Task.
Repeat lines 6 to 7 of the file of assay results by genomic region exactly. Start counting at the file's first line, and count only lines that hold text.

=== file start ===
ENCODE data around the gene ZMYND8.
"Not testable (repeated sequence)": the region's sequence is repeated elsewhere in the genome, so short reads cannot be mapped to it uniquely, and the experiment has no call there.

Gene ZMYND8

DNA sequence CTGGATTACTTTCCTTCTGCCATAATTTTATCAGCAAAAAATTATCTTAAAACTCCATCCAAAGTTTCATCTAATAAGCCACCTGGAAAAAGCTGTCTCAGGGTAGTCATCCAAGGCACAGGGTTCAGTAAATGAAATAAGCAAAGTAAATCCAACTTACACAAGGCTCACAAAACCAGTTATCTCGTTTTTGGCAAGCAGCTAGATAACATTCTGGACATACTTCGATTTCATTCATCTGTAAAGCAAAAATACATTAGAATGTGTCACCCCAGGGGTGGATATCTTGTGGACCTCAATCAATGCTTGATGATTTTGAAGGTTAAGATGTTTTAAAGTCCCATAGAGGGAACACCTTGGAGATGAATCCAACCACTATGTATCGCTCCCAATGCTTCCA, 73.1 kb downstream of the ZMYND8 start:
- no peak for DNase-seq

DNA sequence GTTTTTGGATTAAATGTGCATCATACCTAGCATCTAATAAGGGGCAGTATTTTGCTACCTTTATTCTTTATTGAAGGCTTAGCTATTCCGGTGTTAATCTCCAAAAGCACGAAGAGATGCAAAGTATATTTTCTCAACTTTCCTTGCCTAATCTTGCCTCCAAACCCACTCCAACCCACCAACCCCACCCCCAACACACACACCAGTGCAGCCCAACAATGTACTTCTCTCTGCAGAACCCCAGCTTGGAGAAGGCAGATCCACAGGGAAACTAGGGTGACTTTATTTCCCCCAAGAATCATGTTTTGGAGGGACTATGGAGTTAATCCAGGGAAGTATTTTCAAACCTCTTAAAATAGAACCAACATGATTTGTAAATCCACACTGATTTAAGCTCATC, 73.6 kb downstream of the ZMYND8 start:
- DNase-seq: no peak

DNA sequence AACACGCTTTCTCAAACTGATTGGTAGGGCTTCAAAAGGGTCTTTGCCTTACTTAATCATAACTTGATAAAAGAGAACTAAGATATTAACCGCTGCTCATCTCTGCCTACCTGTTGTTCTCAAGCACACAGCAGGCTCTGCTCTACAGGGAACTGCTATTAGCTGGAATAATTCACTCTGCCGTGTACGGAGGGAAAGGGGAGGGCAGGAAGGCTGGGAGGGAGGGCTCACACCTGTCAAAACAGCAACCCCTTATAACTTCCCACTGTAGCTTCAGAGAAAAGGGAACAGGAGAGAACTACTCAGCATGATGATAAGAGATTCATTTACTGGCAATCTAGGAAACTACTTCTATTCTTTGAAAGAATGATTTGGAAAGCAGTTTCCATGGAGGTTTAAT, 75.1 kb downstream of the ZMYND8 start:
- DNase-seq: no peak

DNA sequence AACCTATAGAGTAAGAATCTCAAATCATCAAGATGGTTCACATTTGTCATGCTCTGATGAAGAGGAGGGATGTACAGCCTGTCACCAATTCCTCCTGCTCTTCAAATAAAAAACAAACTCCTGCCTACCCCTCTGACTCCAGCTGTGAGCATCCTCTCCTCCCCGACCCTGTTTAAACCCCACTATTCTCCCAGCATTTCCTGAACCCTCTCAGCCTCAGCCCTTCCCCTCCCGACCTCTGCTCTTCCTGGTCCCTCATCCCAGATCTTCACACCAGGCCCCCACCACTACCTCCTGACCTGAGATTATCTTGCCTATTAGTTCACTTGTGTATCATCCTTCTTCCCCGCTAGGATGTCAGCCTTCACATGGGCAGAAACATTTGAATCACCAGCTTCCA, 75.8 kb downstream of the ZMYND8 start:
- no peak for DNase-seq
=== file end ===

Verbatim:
DNA sequence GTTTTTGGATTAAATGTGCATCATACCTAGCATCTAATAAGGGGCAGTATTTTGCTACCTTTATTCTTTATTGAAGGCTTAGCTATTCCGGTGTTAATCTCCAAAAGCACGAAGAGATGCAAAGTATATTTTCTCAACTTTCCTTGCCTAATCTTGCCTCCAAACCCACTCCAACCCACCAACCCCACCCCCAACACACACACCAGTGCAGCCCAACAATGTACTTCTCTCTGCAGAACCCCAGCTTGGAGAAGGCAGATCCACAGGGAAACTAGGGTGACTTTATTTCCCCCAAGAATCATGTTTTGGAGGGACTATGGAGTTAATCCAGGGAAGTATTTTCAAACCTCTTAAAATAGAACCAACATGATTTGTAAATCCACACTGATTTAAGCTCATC, 73.6 kb downstream of the ZMYND8 start:
- DNase-seq: no peak